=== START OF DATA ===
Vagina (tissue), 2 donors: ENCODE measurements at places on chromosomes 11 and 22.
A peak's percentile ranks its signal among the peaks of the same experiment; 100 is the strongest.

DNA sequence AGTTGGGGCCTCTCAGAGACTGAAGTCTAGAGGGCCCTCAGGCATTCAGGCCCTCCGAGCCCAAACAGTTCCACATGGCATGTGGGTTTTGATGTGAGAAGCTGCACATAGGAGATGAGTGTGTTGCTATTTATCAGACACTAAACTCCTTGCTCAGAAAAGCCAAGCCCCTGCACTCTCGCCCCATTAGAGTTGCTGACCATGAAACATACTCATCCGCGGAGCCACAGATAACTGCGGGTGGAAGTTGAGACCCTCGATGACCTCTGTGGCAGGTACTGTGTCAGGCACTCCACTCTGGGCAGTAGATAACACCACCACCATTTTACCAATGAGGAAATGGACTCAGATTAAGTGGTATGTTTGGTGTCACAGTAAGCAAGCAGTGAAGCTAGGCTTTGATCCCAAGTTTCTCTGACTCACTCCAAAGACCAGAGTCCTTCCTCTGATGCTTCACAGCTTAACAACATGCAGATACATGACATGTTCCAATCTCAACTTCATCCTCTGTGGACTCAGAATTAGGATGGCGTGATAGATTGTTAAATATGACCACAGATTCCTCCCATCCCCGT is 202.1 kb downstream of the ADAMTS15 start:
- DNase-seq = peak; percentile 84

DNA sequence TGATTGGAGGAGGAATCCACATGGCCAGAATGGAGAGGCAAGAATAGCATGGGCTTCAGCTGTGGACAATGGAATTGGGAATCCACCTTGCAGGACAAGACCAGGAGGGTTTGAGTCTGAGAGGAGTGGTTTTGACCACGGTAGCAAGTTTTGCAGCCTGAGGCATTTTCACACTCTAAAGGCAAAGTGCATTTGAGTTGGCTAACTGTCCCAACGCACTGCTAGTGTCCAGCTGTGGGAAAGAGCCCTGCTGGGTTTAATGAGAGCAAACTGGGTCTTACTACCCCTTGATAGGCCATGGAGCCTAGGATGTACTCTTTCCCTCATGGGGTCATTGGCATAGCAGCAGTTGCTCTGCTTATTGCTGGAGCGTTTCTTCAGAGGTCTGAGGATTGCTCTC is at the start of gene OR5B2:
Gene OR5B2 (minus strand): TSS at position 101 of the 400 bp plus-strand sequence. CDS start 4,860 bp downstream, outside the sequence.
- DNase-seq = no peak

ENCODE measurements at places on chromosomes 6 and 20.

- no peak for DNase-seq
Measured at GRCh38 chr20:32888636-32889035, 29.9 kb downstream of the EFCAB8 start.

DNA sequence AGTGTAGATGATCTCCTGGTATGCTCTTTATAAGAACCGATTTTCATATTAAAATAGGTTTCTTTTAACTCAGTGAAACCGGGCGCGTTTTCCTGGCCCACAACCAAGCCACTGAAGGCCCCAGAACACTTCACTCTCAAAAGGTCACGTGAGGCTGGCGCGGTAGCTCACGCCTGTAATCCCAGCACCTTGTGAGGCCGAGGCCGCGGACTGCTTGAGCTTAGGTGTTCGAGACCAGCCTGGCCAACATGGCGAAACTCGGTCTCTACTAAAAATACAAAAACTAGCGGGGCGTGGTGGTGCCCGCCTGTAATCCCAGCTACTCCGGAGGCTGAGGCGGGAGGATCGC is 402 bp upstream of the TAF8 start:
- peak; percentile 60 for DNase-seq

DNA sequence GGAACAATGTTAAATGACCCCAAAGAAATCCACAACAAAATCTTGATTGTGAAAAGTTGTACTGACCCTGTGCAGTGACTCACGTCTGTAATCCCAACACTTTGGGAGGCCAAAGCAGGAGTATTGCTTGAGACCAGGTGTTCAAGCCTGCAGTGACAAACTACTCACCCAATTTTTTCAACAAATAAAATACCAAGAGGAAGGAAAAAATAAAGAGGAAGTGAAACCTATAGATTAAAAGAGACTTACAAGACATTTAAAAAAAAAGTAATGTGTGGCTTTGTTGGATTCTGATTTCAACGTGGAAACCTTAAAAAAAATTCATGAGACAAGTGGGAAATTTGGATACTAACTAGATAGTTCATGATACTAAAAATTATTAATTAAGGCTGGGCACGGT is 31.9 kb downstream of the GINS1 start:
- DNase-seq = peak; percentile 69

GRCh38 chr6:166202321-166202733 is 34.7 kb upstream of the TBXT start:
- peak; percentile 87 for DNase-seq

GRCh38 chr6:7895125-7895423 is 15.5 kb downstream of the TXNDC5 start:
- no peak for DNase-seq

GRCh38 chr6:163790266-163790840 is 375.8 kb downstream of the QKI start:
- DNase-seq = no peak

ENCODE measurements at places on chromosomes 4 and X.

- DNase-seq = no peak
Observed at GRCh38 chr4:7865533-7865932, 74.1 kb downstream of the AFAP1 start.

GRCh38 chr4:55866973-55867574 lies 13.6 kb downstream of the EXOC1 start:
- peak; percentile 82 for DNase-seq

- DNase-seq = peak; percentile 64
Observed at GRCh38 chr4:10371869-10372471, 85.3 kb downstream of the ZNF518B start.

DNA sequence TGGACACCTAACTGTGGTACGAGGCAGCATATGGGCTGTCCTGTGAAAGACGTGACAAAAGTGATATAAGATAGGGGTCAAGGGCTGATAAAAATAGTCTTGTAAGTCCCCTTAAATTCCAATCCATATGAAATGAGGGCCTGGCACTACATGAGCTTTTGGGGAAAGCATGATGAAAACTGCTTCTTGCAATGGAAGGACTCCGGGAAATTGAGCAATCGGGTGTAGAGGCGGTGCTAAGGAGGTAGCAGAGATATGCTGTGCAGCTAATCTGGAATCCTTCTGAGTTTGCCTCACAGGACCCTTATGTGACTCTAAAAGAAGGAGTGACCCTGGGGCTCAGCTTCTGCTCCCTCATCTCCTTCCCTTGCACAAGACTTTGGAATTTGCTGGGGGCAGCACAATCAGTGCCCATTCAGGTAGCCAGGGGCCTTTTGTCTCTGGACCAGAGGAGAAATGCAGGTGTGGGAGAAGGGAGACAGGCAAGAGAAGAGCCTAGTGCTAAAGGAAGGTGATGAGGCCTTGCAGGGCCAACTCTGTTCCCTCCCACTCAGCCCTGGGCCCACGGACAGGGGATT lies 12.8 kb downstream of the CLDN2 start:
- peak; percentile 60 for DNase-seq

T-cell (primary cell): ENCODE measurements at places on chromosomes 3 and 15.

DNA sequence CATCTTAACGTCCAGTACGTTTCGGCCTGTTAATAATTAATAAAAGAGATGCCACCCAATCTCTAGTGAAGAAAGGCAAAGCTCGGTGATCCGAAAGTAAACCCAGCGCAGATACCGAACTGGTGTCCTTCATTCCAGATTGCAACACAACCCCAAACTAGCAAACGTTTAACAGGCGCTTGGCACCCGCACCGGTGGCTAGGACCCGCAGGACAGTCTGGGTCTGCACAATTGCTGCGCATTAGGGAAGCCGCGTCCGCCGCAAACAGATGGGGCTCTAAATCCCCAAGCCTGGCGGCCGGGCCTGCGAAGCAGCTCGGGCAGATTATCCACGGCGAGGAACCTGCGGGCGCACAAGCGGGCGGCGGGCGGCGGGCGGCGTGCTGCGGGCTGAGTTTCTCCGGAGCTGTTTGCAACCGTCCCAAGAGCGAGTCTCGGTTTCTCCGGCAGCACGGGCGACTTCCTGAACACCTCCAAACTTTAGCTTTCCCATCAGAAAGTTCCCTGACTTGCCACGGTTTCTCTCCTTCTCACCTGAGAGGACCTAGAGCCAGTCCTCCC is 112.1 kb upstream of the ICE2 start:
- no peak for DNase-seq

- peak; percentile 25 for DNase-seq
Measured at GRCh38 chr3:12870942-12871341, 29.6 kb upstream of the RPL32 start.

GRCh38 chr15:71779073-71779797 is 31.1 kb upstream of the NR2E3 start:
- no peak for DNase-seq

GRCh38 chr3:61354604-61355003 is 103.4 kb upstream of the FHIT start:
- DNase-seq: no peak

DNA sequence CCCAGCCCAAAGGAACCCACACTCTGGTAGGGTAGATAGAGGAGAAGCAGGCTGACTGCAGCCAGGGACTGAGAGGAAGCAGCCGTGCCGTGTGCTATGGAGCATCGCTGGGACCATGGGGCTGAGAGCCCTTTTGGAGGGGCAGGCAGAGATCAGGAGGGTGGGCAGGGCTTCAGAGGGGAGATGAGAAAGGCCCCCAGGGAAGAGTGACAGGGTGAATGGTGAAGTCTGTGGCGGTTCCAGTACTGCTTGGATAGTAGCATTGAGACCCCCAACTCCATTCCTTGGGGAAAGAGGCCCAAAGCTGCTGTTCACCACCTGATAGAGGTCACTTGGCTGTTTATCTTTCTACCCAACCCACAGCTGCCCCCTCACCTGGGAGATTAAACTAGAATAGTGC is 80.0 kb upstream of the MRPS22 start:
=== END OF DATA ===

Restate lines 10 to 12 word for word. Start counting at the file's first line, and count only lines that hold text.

Measured at GRCh38 chr20:32888636-32889035, 29.9 kb downstream of the EFCAB8 start.

DNA sequence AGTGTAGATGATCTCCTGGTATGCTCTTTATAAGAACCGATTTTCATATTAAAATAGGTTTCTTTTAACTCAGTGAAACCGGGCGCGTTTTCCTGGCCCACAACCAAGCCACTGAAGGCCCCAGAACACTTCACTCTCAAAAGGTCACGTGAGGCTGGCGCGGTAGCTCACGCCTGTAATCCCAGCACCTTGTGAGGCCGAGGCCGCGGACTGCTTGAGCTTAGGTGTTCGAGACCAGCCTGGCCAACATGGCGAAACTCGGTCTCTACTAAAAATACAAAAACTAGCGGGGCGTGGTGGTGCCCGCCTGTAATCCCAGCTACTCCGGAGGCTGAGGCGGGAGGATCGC is 402 bp upstream of the TAF8 start:
- peak; percentile 60 for DNase-seq